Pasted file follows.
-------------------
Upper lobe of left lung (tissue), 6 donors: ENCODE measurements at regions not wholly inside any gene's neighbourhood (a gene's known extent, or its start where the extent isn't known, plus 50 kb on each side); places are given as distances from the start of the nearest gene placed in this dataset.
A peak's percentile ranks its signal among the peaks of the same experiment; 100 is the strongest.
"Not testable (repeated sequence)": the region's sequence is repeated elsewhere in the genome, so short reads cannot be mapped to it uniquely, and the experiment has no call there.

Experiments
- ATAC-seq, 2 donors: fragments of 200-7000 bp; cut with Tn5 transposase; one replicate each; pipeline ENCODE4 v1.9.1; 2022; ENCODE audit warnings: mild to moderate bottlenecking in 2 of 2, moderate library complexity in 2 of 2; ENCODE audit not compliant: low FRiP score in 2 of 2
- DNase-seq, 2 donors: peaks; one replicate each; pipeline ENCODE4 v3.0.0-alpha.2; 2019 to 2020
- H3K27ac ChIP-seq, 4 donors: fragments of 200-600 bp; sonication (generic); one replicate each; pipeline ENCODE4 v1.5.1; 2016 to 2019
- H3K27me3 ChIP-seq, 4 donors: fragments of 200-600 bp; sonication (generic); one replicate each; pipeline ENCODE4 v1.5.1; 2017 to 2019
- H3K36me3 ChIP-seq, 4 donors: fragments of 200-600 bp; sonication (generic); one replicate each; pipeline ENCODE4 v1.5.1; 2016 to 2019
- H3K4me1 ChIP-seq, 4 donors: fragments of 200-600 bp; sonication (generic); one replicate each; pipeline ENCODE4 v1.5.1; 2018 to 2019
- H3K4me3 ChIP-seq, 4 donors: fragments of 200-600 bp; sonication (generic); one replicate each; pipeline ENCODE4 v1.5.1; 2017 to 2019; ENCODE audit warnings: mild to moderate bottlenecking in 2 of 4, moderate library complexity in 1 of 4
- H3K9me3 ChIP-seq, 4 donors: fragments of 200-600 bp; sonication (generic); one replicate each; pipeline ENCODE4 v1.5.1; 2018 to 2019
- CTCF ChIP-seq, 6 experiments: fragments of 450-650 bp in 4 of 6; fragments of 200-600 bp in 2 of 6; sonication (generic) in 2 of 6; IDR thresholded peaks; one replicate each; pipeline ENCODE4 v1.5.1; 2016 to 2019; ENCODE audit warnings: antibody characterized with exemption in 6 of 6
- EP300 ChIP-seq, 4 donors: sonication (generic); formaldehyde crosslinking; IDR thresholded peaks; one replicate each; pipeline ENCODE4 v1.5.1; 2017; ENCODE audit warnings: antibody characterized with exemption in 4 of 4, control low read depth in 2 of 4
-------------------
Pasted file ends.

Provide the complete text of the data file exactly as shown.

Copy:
Upper lobe of left lung (tissue), 6 donors: ENCODE measurements at regions not wholly inside any gene's neighbourhood (a gene's known extent, or its start where the extent isn't known, plus 50 kb on each side); places are given as distances from the start of the nearest gene placed in this dataset.
A peak's percentile ranks its signal among the peaks of the same experiment; 100 is the strongest.
"Not testable (repeated sequence)": the region's sequence is repeated elsewhere in the genome, so short reads cannot be mapped to it uniquely, and the experiment has no call there.

Experiments
- ATAC-seq, 2 donors: fragments of 200-7000 bp; cut with Tn5 transposase; one replicate each; pipeline ENCODE4 v1.9.1; 2022; ENCODE audit warnings: mild to moderate bottlenecking in 2 of 2, moderate library complexity in 2 of 2; ENCODE audit not compliant: low FRiP score in 2 of 2
- DNase-seq, 2 donors: peaks; one replicate each; pipeline ENCODE4 v3.0.0-alpha.2; 2019 to 2020
- H3K27ac ChIP-seq, 4 donors: fragments of 200-600 bp; sonication (generic); one replicate each; pipeline ENCODE4 v1.5.1; 2016 to 2019
- H3K27me3 ChIP-seq, 4 donors: fragments of 200-600 bp; sonication (generic); one replicate each; pipeline ENCODE4 v1.5.1; 2017 to 2019
- H3K36me3 ChIP-seq, 4 donors: fragments of 200-600 bp; sonication (generic); one replicate each; pipeline ENCODE4 v1.5.1; 2016 to 2019
- H3K4me1 ChIP-seq, 4 donors: fragments of 200-600 bp; sonication (generic); one replicate each; pipeline ENCODE4 v1.5.1; 2018 to 2019
- H3K4me3 ChIP-seq, 4 donors: fragments of 200-600 bp; sonication (generic); one replicate each; pipeline ENCODE4 v1.5.1; 2017 to 2019; ENCODE audit warnings: mild to moderate bottlenecking in 2 of 4, moderate library complexity in 1 of 4
- H3K9me3 ChIP-seq, 4 donors: fragments of 200-600 bp; sonication (generic); one replicate each; pipeline ENCODE4 v1.5.1; 2018 to 2019
- CTCF ChIP-seq, 6 experiments: fragments of 450-650 bp in 4 of 6; fragments of 200-600 bp in 2 of 6; sonication (generic) in 2 of 6; IDR thresholded peaks; one replicate each; pipeline ENCODE4 v1.5.1; 2016 to 2019; ENCODE audit warnings: antibody characterized with exemption in 6 of 6
- EP300 ChIP-seq, 4 donors: sonication (generic); formaldehyde crosslinking; IDR thresholded peaks; one replicate each; pipeline ENCODE4 v1.5.1; 2017; ENCODE audit warnings: antibody characterized with exemption in 4 of 4, control low read depth in 2 of 4